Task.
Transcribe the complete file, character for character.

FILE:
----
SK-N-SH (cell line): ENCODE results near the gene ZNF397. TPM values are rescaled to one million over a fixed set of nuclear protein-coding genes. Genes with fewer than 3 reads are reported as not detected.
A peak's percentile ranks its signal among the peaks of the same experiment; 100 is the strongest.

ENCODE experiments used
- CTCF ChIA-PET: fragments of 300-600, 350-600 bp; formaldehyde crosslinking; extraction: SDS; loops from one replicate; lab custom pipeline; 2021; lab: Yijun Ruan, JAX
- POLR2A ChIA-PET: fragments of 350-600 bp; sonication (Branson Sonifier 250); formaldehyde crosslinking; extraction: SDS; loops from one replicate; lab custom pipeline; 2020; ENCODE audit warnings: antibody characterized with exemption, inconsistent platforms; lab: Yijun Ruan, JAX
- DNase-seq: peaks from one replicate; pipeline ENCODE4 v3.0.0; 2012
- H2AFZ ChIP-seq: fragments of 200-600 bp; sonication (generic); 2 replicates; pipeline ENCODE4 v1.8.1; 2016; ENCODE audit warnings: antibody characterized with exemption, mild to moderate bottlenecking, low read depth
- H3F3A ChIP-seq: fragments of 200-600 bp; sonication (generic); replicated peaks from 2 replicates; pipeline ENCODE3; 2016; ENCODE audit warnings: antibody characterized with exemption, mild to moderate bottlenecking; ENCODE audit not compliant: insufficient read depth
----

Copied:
SK-N-SH (cell line): ENCODE results near the gene ZNF397. TPM values are rescaled to one million over a fixed set of nuclear protein-coding genes. Genes with fewer than 3 reads are reported as not detected.
A peak's percentile ranks its signal among the peaks of the same experiment; 100 is the strongest.

ENCODE experiments used
- CTCF ChIA-PET: fragments of 300-600, 350-600 bp; formaldehyde crosslinking; extraction: SDS; loops from one replicate; lab custom pipeline; 2021; lab: Yijun Ruan, JAX
- POLR2A ChIA-PET: fragments of 350-600 bp; sonication (Branson Sonifier 250); formaldehyde crosslinking; extraction: SDS; loops from one replicate; lab custom pipeline; 2020; ENCODE audit warnings: antibody characterized with exemption, inconsistent platforms; lab: Yijun Ruan, JAX
- DNase-seq: peaks from one replicate; pipeline ENCODE4 v3.0.0; 2012
- H2AFZ ChIP-seq: fragments of 200-600 bp; sonication (generic); 2 replicates; pipeline ENCODE4 v1.8.1; 2016; ENCODE audit warnings: antibody characterized with exemption, mild to moderate bottlenecking, low read depth
- H3F3A ChIP-seq: fragments of 200-600 bp; sonication (generic); replicated peaks from 2 replicates; pipeline ENCODE3; 2016; ENCODE audit warnings: antibody characterized with exemption, mild to moderate bottlenecking; ENCODE audit not compliant: insufficient read depth